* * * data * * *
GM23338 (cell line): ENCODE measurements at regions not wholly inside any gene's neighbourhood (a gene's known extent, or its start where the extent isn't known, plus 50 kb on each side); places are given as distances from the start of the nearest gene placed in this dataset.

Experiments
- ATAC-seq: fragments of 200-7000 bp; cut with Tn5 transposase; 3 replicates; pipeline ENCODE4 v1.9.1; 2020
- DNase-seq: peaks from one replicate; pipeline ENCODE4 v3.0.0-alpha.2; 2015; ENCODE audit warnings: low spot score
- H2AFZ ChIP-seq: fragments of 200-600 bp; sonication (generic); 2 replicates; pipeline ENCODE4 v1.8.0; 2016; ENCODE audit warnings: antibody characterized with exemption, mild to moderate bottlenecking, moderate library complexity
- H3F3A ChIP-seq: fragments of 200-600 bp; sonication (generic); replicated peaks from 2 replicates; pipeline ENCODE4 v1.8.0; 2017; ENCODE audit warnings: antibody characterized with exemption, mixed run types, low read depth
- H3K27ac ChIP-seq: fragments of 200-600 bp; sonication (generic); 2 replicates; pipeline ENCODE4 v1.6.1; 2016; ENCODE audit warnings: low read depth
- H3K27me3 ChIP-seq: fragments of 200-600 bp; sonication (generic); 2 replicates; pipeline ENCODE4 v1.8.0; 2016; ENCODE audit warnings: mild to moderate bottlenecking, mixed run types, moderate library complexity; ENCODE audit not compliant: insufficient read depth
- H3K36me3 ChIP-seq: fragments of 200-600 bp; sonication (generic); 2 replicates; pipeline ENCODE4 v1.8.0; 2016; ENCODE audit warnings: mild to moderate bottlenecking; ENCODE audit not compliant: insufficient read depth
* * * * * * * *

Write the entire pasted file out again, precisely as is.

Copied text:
GM23338 (cell line): ENCODE measurements at regions not wholly inside any gene's neighbourhood (a gene's known extent, or its start where the extent isn't known, plus 50 kb on each side); places are given as distances from the start of the nearest gene placed in this dataset.

Experiments
- ATAC-seq: fragments of 200-7000 bp; cut with Tn5 transposase; 3 replicates; pipeline ENCODE4 v1.9.1; 2020
- DNase-seq: peaks from one replicate; pipeline ENCODE4 v3.0.0-alpha.2; 2015; ENCODE audit warnings: low spot score
- H2AFZ ChIP-seq: fragments of 200-600 bp; sonication (generic); 2 replicates; pipeline ENCODE4 v1.8.0; 2016; ENCODE audit warnings: antibody characterized with exemption, mild to moderate bottlenecking, moderate library complexity
- H3F3A ChIP-seq: fragments of 200-600 bp; sonication (generic); replicated peaks from 2 replicates; pipeline ENCODE4 v1.8.0; 2017; ENCODE audit warnings: antibody characterized with exemption, mixed run types, low read depth
- H3K27ac ChIP-seq: fragments of 200-600 bp; sonication (generic); 2 replicates; pipeline ENCODE4 v1.6.1; 2016; ENCODE audit warnings: low read depth
- H3K27me3 ChIP-seq: fragments of 200-600 bp; sonication (generic); 2 replicates; pipeline ENCODE4 v1.8.0; 2016; ENCODE audit warnings: mild to moderate bottlenecking, mixed run types, moderate library complexity; ENCODE audit not compliant: insufficient read depth
- H3K36me3 ChIP-seq: fragments of 200-600 bp; sonication (generic); 2 replicates; pipeline ENCODE4 v1.8.0; 2016; ENCODE audit warnings: mild to moderate bottlenecking; ENCODE audit not compliant: insufficient read depth